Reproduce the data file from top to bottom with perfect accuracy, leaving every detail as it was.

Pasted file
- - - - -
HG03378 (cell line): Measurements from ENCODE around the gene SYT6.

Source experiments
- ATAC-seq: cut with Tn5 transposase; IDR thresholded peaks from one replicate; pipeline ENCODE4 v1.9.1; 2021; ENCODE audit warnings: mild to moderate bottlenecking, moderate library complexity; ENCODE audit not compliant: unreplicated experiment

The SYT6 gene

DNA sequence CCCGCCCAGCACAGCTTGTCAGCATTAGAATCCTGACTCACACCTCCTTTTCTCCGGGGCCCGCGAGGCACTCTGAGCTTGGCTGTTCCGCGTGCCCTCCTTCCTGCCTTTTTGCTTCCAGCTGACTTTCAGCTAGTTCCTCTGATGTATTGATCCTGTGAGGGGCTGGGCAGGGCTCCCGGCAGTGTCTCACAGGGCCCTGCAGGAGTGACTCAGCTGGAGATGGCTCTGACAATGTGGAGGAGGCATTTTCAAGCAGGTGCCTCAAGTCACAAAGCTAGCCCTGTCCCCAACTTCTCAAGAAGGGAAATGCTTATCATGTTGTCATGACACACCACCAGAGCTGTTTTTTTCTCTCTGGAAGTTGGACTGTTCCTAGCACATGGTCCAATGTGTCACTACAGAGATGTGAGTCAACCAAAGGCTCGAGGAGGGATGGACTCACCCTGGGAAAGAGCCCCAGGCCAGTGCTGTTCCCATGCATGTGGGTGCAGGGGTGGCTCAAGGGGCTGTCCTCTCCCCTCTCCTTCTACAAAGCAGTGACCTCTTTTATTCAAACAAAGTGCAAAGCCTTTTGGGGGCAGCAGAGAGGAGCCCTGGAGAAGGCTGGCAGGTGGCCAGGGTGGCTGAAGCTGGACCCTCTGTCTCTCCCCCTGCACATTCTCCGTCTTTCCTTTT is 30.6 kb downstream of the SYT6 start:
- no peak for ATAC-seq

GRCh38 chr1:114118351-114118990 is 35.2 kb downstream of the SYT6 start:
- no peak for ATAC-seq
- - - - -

HG03378 (cell line): Measurements from ENCODE around the gene SYT6.

Source experiments
- ATAC-seq: cut with Tn5 transposase; IDR thresholded peaks from one replicate; pipeline ENCODE4 v1.9.1; 2021; ENCODE audit warnings: mild to moderate bottlenecking, moderate library complexity; ENCODE audit not compliant: unreplicated experiment

The SYT6 gene

DNA sequence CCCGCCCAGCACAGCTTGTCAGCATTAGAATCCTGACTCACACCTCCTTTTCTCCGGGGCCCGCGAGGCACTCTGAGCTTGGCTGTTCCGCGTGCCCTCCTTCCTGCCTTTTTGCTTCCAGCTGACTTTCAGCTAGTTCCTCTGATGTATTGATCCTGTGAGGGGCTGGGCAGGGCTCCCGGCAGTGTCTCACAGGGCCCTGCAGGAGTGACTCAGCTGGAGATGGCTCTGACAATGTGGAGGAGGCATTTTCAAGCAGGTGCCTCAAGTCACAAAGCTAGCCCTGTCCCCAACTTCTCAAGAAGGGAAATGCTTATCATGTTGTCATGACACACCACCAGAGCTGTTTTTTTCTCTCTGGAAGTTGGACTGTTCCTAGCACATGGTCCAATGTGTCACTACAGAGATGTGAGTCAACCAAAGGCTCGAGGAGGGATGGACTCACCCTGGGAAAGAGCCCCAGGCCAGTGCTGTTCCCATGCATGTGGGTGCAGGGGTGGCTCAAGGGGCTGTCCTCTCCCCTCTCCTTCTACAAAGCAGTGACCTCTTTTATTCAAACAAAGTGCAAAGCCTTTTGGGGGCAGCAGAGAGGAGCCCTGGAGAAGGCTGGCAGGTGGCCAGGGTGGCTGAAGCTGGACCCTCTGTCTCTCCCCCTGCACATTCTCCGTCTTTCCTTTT is 30.6 kb downstream of the SYT6 start:
- no peak for ATAC-seq

GRCh38 chr1:114118351-114118990 is 35.2 kb downstream of the SYT6 start:
- no peak for ATAC-seq